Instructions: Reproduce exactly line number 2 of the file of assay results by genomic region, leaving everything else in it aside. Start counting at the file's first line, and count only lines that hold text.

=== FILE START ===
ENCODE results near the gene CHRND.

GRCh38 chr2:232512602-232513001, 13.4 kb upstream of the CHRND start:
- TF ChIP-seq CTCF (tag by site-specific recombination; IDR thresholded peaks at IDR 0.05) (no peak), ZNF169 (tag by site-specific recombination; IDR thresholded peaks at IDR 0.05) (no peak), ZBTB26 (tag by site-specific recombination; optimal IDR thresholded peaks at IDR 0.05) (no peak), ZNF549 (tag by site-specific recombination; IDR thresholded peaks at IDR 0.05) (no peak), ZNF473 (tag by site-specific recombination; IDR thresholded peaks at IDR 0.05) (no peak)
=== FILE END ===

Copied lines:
GRCh38 chr2:232512602-232513001, 13.4 kb upstream of the CHRND start: